Among the many mosquitoes that call Columbia and the surrounding area home, the Asian tiger mosquito is by far the most feared and talked about. Maybe this is in part due to its unique black and white striped appearance which give this pest its name. Mosquito Squad of Columbia receives a substantial number of inquiries about the Asian tiger mosquito and how to get rid of the little bugger. We put together a question and answer story that covers the top 10 concerns regarding this mosquito. This will put to rest any misconceptions regarding the species and make you more aware of the type of mosquito you are dealing with.
Question #1 – Why has the tiger mosquito become such a nuisance lately? Has it always been around and I didn’t notice it? Some mosquito species have visited the U.S. over the years and their existence has been short lived due to incompatibility with our climate or competition from our native species. However, this is not the case with the Asian tiger mosquito. Even though this species originated in tropical and sub-tropical climates it has acclimated itself quite well to varying conditions all over the U.S. Research indicates this is due to their prolific breeding habits and their secretive lifestyle. The Asian Tiger has proven to be much more difficult to control than any of our native mosquito species. This mosquito conforms to its surroundings very well. They are equally at home in a well maintained, landscaped yard as in an unkempt yard. The Asian tiger mosquito adjusts to its surroundings and is able to find some type of habitat to their liking no matter where they are.
Question #2 – How many eggs does an Asian tiger mosquito lay? These mosquitoes have the uncanny ability to lay hundreds of eggs in minimal space which makes controlling the species even more difficult. One female Asian tiger mosquito can lay up to 500 eggs during her 3 week life which can spawn as many as 12 generations of mosquitoes in a year.
Question #3 – Does the Asian tiger mosquito require water to breed? This species of mosquito is what is referred to as a “container breeder”. The Asian tiger mosquito can breed in a wide variety of containers, and in smaller sized containers than other native mosquito species. This mosquito will lay eggs in holes and crevices in trees, around the base of planters, within discarded tires and any object that holds water. Often times Asian Tigers will lay their eggs near stagnant mud holes, pools, and in tree crevices and holes. They will also use any container that will eventually pool water.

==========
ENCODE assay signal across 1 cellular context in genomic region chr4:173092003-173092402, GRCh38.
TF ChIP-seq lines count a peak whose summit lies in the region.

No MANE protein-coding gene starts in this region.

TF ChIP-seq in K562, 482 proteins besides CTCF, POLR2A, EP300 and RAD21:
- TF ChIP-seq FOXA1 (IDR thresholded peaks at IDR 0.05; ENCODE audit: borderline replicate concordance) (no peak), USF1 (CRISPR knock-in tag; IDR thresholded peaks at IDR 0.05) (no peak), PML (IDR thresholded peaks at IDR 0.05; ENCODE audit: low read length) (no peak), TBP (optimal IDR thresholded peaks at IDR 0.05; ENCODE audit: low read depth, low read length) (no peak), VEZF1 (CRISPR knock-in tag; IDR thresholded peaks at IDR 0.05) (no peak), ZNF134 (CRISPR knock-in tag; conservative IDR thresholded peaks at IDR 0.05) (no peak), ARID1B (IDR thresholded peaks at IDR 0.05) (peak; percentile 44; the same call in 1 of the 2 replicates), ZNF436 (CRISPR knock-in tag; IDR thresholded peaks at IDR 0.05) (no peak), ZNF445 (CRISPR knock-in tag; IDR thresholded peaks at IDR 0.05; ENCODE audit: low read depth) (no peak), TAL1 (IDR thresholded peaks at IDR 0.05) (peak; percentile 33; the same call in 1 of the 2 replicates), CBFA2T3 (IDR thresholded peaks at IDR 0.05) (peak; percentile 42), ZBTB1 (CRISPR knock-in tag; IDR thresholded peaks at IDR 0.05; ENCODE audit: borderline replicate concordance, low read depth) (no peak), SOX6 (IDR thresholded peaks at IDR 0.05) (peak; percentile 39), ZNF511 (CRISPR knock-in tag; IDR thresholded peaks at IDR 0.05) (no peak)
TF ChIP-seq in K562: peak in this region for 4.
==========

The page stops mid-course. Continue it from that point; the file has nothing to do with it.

Question #4 – What happens if/when the Asian tiger mosquito bites you? The Asian tiger mosquito is known to be a more aggressive feeder than other mosquito species. Just one tiger mosquito may bite up to ten times trying to complete its hunt for a blood meal. They are suburban and urban pests and have been known to swarm people much like a bee or yellow jacket does. Since the Asian tiger is more aggressive, the bite from one of these mosquitoes is said to be more painful than that of other mosquitoes. Asian tiger mosquitoes can also be sneaky in obtaining a blood meal and will often bite our ankles, legs and backs or undersides of arms where they are less likely to be noticed. This mosquito has been linked to West Nile virus, La Crosse and Eastern Equine encephalitis in the U.S., so it is important to avoid the mosquito if at all possible.
Question #5 – What are the feeding times for an Asian tiger mosquito? Easy answer, all the time! The Asian tiger mosquito, Aedes albopictus, is also called the “forest day mosquito”. The reason it is sometimes referred to the forest day mosquito is because this species is a day biting mosquito. While most other species typically bite from dusk to dawn the Asian Tiger is on the prowl during the day. Outdoors, they typically only bite during the daytime which is sun-up to sundown. The Asian tiger mosquito will sometimes bite after dark, but only when there is illumination from outdoor lights, or when they get indoors.
Question #6 – Is the Asian tiger mosquito deadly? The Asian tiger will feed of numerous hosts in the cycle of getting enough blood to aid in the development of her eggs. She can pass dangerous mosquito-borne diseases on to humans such as St. Louis encephalitis, La Crosse encephalitis and West Nile Virus. Mosquito borne illnesses can lead to death and should not be taken lightly. This mosquito is a known vector of the deadly Dengue fever and Yellow fever in areas outside the U.S.
Question #7 – Will the Asian tiger mosquito eventually become the dominant species of mosquito here in the U.S.? Since the arrival of the Asian tiger via a fateful delivery of used tires from Asia bound for Texas, the species has quickly moved to regions all over North America. With its invasive tendencies and aggressive behavior the Asian tiger mosquito can out compete and even possibly eradicate other species with similar breeding habits over time.
Question #8 – How far will an Asian tiger mosquito travel during its lifetime? This mosquito usually never travels further than ½ mile of where it breeds. Since it stays close to home, your best defense is to keep them out of your yard!
Question #9 – Do male Asian tiger mosquitoes bite people? No, only the female mosquito in all mosquito species feeds on blood. Males are vegetarians and only feed from plant matter and nectar and are actually somewhat of a beneficial pollinator!
Question #10 – How can I control the Asian tiger mosquito?Safe mosquito practices such as keeping your property free of debris and potential mosquito breeding areas and treating your property will keep the mosquitoes away from your home and yard. Mosquito Squad of Columbia offers protection against all species of mosquitoes, including the Asian tiger. Our safe and effective barrier treatment program is designed to keep you mosquito free the entire season.